Tag Archives: Stuart Greenbaum

Australian Voices: Stuart Greenbaum

Australian Voices Series
Works by Stuart Greenbaum
Melbourne Recital Centre
Curated by Jessica Fotinos
Thursday 8 May

Stuart Greenbaum’s transparent textures and unabashedly diatonic harmonies leave space for the audience to consider the poetry and art with which his works are often coupled. The timbral and rhythmic subtlety of his work lends itself to the harp, which featured in all three of the works in this concert curated by ANAM harpist Jessica Fotinos.

Nine Candles for Dark Nights for solo harp, performed with great sensitivity by Fotinos, features a meditative, wandering ostinato inflected with harmonics. Fotinos integrated the melody’s cross-rhythms into the gentle flow of the piece with absolute ease like the “bending arcs of flame” of the nine memorial candles flickering in Greenbaum’s poem.

Ross Baglin’s poems set in Four Finalities for female voice, cor anglais and harp take their cues from the refined imagism of T. S. Eliot. The catalogues of luggage, clothes, furniture, snow and flowers—including snow filling flowers!—; the ruminations on “the time / It takes a finger to decide” and the peal of bucolic church bells are put to good use by Greenbaum. The first song of the cycle, with soprano Lotte Betts-Dean throwing herself into its swelling, keening melody, could be one of the more soulful Eurovision winners. The sparing interjections of the cor anglais (David Reichelt) fit the charm of these pensive poems wonderfully and constitute some of the most captivating moments in the cycle.

The eight miniatures of Greenbaum’s Mondrian Interiors are filled with skyward gestures of weightless optimism. Startling tutti chords strike out at the audience like the Mondrian’s Red Tree while a lighter texture paints the blue sky behind. The cubist Tree (c.1913) was evoked with a minimalist canon. Echoing the bold harmonic palette of Composition with Red, Yellow and Blue, the fifth movement has the bravado and syncopation of the introduction to a 1990s morning show. The fourth movement has the conciliatory tone of the end of a children’s movie from the same decade with its swooning, edgeless chords resembling the pastels of Composition in Oval with Colour Planes.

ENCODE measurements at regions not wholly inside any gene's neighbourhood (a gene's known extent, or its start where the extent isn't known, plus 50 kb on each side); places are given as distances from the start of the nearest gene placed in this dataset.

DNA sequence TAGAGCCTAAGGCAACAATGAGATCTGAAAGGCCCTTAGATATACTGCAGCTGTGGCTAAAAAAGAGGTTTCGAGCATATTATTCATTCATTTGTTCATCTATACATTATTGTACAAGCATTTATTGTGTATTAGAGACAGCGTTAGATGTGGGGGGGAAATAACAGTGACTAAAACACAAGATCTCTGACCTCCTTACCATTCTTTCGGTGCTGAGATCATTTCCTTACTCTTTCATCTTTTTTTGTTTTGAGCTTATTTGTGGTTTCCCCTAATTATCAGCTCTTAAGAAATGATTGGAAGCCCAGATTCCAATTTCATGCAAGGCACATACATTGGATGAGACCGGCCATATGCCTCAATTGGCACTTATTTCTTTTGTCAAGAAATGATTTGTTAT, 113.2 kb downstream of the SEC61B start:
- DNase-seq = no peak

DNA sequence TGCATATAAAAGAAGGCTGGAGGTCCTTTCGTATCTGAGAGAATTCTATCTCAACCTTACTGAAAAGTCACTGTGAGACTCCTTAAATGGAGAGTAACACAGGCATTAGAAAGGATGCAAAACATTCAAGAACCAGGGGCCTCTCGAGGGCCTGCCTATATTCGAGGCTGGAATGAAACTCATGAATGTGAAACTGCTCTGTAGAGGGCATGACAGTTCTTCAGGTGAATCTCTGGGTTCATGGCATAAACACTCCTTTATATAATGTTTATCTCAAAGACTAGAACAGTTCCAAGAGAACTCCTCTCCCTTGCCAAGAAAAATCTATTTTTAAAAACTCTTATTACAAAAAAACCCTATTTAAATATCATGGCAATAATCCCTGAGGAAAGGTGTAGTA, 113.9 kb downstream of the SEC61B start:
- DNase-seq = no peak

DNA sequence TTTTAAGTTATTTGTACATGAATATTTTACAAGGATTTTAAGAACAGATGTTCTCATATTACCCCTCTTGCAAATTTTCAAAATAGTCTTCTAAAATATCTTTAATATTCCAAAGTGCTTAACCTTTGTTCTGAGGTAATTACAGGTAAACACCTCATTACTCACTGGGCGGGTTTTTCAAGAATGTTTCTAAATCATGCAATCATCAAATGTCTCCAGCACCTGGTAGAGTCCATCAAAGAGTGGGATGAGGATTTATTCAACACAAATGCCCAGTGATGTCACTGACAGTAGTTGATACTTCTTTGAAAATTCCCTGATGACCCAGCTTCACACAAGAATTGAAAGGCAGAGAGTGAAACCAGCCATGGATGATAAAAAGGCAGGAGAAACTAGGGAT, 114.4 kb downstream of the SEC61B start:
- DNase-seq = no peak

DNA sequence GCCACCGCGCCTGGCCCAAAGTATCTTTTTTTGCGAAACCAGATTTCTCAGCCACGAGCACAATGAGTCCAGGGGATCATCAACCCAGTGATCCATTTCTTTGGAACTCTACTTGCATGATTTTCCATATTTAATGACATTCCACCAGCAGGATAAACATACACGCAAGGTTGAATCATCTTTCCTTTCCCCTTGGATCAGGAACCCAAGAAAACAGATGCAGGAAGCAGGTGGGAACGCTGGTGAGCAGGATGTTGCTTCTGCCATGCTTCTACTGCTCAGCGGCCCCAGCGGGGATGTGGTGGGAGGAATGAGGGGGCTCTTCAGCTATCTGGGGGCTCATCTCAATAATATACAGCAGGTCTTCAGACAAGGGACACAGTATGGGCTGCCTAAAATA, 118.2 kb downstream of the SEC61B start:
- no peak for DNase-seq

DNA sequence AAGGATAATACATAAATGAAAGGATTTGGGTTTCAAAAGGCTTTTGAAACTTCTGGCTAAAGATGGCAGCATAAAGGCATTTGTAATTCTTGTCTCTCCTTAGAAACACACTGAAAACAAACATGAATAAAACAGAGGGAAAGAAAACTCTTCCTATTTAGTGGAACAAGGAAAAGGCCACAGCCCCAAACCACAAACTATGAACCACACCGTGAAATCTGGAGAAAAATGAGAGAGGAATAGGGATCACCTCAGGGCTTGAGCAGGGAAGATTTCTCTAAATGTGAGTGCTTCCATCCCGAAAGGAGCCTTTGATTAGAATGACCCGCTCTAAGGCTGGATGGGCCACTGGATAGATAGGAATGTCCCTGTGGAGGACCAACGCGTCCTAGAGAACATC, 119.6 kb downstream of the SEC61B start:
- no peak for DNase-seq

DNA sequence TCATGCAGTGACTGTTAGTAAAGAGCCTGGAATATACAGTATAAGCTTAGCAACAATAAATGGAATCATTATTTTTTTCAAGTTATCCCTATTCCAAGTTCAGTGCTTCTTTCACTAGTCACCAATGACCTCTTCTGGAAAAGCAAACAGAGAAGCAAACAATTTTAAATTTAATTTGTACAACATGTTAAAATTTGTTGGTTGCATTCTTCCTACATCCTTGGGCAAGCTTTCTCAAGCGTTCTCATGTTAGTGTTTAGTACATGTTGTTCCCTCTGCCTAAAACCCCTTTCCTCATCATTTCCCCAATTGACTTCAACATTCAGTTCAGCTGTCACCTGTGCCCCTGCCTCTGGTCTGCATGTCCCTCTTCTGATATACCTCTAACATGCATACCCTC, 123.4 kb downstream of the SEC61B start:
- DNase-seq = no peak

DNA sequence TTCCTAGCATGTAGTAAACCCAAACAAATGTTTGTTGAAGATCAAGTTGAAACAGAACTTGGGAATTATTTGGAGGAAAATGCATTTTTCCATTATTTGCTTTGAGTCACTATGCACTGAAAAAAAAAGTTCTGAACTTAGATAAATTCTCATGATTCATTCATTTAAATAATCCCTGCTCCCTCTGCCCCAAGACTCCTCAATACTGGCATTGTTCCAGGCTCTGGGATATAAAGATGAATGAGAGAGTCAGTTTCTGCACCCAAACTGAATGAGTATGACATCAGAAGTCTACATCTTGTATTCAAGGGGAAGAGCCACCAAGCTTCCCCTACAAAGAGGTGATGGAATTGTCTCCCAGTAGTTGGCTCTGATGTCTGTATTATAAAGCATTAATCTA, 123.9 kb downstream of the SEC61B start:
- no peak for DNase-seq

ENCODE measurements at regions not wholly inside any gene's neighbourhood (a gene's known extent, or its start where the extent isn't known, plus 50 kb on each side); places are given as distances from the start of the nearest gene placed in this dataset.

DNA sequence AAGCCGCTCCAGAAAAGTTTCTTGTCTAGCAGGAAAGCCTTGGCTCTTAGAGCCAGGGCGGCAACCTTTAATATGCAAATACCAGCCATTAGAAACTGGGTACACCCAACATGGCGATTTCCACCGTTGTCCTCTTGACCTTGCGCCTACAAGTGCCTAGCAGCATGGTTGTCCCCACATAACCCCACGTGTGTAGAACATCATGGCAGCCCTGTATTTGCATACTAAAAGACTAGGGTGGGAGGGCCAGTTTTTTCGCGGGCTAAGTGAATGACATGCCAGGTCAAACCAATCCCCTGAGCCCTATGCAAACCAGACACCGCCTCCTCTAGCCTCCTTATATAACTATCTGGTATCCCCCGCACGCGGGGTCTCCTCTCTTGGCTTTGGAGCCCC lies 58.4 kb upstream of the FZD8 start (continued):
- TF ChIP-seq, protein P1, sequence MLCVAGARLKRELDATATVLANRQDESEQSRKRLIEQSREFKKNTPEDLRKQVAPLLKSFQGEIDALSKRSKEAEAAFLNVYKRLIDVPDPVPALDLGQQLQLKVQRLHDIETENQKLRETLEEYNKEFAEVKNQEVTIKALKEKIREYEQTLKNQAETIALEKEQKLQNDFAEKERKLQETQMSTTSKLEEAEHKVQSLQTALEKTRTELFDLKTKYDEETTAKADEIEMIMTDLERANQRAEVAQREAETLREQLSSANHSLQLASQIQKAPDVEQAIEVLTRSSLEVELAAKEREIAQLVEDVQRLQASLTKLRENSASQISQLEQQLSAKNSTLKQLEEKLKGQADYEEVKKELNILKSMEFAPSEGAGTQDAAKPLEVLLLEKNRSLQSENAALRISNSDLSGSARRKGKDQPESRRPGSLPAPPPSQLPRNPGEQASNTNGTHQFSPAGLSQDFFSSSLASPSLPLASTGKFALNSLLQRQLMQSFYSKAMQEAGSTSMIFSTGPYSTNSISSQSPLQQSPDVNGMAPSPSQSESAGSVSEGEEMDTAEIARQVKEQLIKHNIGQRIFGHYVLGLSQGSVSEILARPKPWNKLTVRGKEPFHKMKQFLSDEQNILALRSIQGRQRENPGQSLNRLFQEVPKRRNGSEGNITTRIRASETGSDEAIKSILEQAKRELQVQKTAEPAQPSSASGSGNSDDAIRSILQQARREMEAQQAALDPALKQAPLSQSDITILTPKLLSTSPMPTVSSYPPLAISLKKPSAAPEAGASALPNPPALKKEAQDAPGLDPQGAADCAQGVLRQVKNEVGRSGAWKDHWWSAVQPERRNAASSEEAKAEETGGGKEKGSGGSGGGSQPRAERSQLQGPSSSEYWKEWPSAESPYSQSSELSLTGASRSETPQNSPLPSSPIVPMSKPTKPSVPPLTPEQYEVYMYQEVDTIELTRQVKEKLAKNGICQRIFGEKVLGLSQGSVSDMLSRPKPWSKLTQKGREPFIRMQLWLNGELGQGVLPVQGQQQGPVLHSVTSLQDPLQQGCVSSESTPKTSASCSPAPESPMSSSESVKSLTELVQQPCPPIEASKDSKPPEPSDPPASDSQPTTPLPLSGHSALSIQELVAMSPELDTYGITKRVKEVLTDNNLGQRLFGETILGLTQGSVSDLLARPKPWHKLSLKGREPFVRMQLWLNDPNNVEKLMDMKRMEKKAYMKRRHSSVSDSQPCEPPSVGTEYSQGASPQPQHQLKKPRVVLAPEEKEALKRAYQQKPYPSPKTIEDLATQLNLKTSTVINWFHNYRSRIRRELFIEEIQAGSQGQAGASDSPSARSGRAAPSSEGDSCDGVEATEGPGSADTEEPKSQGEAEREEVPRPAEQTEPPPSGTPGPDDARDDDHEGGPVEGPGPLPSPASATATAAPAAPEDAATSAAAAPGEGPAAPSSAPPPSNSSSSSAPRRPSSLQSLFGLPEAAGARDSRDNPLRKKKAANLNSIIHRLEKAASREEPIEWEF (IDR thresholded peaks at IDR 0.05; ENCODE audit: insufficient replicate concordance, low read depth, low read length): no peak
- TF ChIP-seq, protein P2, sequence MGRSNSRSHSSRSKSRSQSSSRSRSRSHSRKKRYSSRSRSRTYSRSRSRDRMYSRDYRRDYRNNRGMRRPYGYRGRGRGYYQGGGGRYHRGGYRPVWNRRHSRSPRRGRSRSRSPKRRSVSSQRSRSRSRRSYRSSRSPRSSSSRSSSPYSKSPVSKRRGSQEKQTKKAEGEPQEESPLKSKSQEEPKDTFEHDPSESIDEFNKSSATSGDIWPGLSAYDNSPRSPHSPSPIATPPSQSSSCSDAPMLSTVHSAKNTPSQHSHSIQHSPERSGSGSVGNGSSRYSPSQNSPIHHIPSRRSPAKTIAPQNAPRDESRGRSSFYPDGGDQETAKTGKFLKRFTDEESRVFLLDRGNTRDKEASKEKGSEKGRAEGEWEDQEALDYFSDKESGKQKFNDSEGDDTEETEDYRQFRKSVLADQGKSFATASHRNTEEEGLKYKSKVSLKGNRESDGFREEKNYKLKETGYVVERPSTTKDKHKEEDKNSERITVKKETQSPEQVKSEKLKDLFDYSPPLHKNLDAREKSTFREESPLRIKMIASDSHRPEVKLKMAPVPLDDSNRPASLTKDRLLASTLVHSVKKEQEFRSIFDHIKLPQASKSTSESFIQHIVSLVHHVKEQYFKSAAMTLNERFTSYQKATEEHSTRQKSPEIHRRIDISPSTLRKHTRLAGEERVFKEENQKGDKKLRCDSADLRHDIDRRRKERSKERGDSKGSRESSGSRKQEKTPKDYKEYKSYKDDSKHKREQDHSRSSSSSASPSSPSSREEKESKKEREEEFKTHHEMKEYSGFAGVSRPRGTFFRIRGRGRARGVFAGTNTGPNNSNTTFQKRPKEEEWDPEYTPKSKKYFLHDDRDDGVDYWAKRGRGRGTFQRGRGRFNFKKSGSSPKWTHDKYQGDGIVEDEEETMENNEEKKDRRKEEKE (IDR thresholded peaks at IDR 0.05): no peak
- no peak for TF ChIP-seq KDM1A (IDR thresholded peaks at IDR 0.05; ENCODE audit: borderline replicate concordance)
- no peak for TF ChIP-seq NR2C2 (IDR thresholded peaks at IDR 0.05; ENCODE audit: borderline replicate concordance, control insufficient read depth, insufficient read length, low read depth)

While communicating directly and succinctly (with the help of a spirited execution by the performers), Greenbaum’s painting of his points of inspiration can come across as overly simplistic. I wonder how Greenbaum’s engagement with his subjects extends both him and his listeners beyond their existing musical comfort zones and into the unknown.


Partial Durations is a Matthew Lorenzon/RealTime joint project.

Petrichor, Garden of Joy and Sorrow

Petrichor Trio (at the Abbotsford Convent), photo by Jessica King
Petrichor Trio (at the Abbotsford Convent), photo by Jessica King

Petrichor Trio
Conduit Arts
Rowan Hamwood (flute)
Alexina Hawkins (viola)
Jessica Fotinos (harp)
Wednesday 22 May

Petrichor’s recent concert at Conduit Arts found young and established composers alike asking themselves what on earth to do with a harp. Petrichor’s “take no prisoners” style of performance charged the small space of Conduit Arts with an atmosphere of absolute concentration.

Julius Millar’s Two Pieces for Flute, Viola and Harp contrasted a soundscape haunted with apparitions of clusters and string tremoli with a rhythmic piece based around a “ticking” harp ostinato. Sometimes the viola would join the harp in a hocket figure, or soar away on a legato line. Well-developed counterpoint between the flute and viola provided a moment of intense interest that then exploded into a spectacular cacophony on all three instruments.

Barry Conyngham’s Streams cast the harp in a similar role, as the pulsing accompaniment to contrapuntal play between the harp and viola. Conyngham transitions fluidly between such textures and layered trills with swelling dynamics and glorious open chords cut short by the idiomatic harpistic string-clang, which has to be heard to be believed (and if you go to harp concerts, will be believed more often than you wish).

Evan Lawson’s Skinnis for Flute, Viola and Harp (now on its second outing) was the only piece to utilise the harp’s majestic glissandi and full, ringing chords. These kitschy effects were welcome after the crystal-clear articulation and motoric effects of the “bean-counting harp.”

Sofia Gubaidulina’s The Garden of Joy and Sorrow canvassed all of these possibilities for combining flute, viola and harp, then developed many more through a series of vignettes punctuated by spoken German phrases. A particularly fascinating sound was an extremely fast phrase on viola, played with a very fast bow to produce a “squeaky” sound like a tape on fast-forward, above a machine-gun tattoo on the harp with paper woven between the strings.

The program also included a series of solo works including Gordon Kerry’s Antiphon for viola, Salvatore Sciarrino’s Canzona di Ringraziamento for flute and Suart Greenbaum’s Church at Domburg for harp. In all three cases the skill and conviction of these ANAM-trained musicians was in evidence.